“Chocolate’s not good for dogs – but you can have my milk”…the Oreos’ TVC was simply gorgeous (if you can remember it or see it here).
However the young boy could have shared the Oreos as there is very little actual chocolate in one of their biscuits (and some other ingredients that are far worse for kids and dogs – but that is another post).
So what is it about Chocolate and Dogs? Theobromine is the toxic agent in cocoa and dogs can’t process it as well as humans. Theobromine has less impact on humans and we tolerate much larger doses (and yes it would be possible to overdose on chocolate and quite a few of us would like to try that!)
The darker richer chocolate is the most dangerous, but it is what chocolate is packaged in that creates the attraction.
Sugar and fat, the delicious combination that has us humans drooling is also very attractive to dogs (whereas cats don’t have a sweet tooth). Chocolate – the cocoa – is not at all sweet or even particularly attractive to the taste buds, but is made so with the addition of sugar and fats (some of which is cocoa butter). Fortunately (well for dogs at least) the more sugar and fat the less actual cocoa there usually is. Hence the point about Oreos.
So how much ‘chocolate’ is dangerous and should have you rushing your dog to the vet? I found this very helpful toxicity calculator at Ask the Vet and you can quickly find the answer to that critical question. Simply put, Milk Chocolate (or a packet of Tim Tams) is less dangerous – Theobromine wise – than that designer brand hand made Super Dark Chocolate, a small amount of which can be of consequence.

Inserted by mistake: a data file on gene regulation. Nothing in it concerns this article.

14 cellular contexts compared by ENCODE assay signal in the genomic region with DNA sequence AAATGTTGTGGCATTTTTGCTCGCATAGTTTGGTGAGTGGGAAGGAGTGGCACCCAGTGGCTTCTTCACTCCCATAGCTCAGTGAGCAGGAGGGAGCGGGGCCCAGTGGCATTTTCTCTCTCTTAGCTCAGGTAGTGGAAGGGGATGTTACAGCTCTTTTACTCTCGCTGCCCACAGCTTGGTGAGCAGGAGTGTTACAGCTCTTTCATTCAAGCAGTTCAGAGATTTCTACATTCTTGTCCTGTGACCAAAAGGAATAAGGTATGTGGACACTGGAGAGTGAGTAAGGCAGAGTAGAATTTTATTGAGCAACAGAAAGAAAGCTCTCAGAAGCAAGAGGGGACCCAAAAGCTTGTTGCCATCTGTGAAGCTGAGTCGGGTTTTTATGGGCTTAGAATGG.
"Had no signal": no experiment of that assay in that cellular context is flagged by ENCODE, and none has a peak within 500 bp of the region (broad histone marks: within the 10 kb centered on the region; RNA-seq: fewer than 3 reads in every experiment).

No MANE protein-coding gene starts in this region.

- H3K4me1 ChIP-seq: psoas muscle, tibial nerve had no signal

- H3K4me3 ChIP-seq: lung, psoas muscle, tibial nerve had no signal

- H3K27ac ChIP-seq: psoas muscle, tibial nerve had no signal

Calculator provided by www.AskAVetQuestion.com.
Note there is often discussion of Caffeine in Chocolate but actual Cocoa has very little (or no) Caffeine however it could be added by the manufacturer of the ‘chocolate bar’ for added buzz. Caffeine is not good for dogs either.
I will assume that the problems is going to arise from the Self Service department of your dog’s delights, that is – the chocolate is stolen and a larger amount is ingested (the whole block or packet).
If this is the case, the symptoms to look out for are:
Vomiting and/or Diarrhoea in very mild case through to
Seizures, Tremors and even Coma in full toxicity.
If in doubt at all, consult your Veterinarian.